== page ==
In the week that Shell’s Kulluk drilling rig has been anchored in Alaska’s sheltered Kiliuda Bay, workers have scrutinized its exterior and studied conditions inside the 266-foot vessel.
Remote-operated vehicles and divers have been evaluating the hull of the conical drilling unit, which beached Dec. 31 on an uninhabited Alaskan island 30 miles away. That underwater assessment finished late Saturday, and workers are now analyzing data from the examination to determine what will happen next with the rig.
Officials with the unified command — comprising Shell, the Coast Guard and others — said they will provide more information when an assessment report is complete.
Depending on the documented damage, the Kulluk could undergo some repairs in its current location in Kiliuda Bay. For now, Shell is under orders to keep the unpropelled rig in the Kodiak Island bay until the Coast Guard signs off on further towing.
Shell had been using its purpose-built anchor handler Aiviq to tow the Kulluk across the frequently stormy Gulf of Alaska in late December when the vessels ran into problems. Amid high winds and waves, the Aiviq lost its tow line to the Kulluk and then its four engines failed. The Coast Guard and Shell sent more boats to help, but after four failed attempts to tow the Kulluk to safe harbor, first responders cut the rig loose and it grounded on Sitkalidak Island.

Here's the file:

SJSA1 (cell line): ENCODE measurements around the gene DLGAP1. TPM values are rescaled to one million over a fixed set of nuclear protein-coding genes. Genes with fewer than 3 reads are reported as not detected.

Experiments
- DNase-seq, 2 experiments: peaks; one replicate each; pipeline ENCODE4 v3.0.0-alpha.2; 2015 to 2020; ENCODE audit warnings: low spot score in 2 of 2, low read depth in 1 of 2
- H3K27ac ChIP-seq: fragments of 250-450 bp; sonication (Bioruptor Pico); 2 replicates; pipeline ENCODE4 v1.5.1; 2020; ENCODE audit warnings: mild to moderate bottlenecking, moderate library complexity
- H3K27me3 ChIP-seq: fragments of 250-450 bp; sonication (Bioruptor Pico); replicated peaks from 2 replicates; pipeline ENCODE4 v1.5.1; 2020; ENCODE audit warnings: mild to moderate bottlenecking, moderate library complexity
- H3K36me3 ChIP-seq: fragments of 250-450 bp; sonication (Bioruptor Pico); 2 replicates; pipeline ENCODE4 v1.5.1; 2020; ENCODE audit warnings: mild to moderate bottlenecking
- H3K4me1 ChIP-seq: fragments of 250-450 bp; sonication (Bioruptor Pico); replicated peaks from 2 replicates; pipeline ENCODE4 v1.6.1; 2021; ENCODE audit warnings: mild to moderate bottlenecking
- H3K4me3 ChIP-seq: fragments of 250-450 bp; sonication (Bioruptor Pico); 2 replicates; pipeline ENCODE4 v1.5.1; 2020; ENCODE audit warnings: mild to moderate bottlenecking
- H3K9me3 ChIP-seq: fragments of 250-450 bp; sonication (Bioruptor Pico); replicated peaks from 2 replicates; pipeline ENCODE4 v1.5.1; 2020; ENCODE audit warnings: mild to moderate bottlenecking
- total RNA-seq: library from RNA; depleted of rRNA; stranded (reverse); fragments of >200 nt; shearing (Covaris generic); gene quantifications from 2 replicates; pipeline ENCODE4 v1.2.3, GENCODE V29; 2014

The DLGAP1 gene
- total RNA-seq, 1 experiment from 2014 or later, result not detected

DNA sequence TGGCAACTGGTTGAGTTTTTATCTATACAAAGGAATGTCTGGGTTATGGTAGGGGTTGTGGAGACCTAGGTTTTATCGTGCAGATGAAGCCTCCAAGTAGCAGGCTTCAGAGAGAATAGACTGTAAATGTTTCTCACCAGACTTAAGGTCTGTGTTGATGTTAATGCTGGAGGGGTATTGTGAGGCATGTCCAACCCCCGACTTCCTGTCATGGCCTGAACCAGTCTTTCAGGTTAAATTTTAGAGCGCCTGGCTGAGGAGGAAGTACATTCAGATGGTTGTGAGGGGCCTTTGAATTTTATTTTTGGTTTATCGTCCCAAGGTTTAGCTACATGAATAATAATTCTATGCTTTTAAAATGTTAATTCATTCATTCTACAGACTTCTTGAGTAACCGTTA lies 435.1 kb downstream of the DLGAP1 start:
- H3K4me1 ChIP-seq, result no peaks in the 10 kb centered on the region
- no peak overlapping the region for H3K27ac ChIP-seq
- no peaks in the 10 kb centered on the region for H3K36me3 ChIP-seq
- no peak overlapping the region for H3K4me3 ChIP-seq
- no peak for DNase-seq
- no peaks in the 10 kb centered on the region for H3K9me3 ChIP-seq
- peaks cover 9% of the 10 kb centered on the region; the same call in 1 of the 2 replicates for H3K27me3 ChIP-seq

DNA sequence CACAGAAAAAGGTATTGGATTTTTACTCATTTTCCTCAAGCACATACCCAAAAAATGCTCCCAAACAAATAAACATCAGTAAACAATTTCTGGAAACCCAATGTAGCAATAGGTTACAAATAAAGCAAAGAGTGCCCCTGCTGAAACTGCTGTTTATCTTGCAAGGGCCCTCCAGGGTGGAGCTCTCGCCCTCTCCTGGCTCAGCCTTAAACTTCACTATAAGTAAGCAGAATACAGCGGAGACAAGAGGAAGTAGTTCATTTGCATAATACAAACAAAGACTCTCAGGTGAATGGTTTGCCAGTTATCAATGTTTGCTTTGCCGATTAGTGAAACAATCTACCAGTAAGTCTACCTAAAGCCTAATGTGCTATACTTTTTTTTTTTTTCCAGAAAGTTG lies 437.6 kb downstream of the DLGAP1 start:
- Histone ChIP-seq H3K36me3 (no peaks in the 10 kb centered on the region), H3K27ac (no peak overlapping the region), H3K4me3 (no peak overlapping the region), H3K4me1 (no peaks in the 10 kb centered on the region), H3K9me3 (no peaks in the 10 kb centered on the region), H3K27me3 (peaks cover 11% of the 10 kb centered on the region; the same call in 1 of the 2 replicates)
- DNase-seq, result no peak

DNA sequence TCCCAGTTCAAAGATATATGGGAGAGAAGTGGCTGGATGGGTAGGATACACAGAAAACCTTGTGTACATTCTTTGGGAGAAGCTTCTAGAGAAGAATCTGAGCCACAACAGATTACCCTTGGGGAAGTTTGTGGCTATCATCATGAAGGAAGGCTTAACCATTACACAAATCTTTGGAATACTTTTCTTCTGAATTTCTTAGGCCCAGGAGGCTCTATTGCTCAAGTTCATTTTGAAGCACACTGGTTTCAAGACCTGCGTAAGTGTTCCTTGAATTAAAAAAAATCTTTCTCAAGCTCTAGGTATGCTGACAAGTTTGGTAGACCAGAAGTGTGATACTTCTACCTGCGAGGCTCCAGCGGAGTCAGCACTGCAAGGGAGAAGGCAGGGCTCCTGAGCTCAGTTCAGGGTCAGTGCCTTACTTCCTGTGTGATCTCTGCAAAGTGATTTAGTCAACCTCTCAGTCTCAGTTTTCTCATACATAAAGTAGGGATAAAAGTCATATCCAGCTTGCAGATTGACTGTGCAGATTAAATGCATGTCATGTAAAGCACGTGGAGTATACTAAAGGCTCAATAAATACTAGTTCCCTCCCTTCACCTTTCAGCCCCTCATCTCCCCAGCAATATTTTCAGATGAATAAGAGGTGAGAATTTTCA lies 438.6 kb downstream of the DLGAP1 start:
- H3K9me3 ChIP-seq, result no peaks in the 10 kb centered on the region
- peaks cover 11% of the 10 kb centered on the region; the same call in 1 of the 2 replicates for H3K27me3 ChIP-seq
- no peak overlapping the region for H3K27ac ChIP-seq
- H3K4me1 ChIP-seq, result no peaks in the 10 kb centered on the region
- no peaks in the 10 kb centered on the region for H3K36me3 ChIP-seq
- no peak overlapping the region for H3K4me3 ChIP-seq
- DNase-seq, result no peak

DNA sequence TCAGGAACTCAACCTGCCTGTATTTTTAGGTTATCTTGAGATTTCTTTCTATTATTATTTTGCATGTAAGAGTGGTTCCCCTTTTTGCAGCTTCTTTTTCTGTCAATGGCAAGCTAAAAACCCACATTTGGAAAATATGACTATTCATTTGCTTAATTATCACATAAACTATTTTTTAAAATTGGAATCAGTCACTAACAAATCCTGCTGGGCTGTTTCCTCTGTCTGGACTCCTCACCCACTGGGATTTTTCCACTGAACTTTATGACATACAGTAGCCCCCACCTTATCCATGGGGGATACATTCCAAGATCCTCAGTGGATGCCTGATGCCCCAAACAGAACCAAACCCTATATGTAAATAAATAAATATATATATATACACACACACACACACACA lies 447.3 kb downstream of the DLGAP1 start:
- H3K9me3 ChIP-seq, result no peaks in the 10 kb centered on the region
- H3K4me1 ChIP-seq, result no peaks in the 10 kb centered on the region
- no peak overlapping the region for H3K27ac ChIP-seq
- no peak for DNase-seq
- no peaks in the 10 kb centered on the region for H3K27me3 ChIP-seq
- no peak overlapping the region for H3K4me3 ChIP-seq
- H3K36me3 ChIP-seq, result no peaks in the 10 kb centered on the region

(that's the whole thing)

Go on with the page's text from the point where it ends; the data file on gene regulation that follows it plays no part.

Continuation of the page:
Salvage teams were able to pull the rig free Jan. 7, taking advantage of high tides and applying steadily increasing pressure to a tow line.
Questions have arisen about the reliability of the weather forecast that Shell used to predict what it called a “favorable” two-week window on Dec. 21, when the Kulluk set out on its two-week trek across the Gulf of Alaska. The National Weather Service uses forecasts that extend just a few days out, and its meteorologists say anything over 60 hours is unreliable.
The Kulluk itself is designed to thwart floating ice; its conical, upside-down-umbrella shape allows its hull to be lifted up by ice and then crash down on it, breaking and pushing it away. But that same configuration may make it ill-suited for journeys across stormy seas.
In an Anchorage Daily News article, Lisa Demer notes that even the high-powered Crowley Marine Services tugboat Alert used with tankers in Prince William Sound had trouble pulling the Kulluk during the tow emergency. Demer writes:
Towing the round Kulluk is nothing like towing a big oil tanker, which the Alert, as a Prince William Sound tanker escort vessel, is designed to do, said Charlie Nalen, Crowley Marine Services vice president of operations for Valdez. “This big saucer is turning. It’s an ungainly structure,” Nalen said. In contrast, a tanker will follow along behind a tug.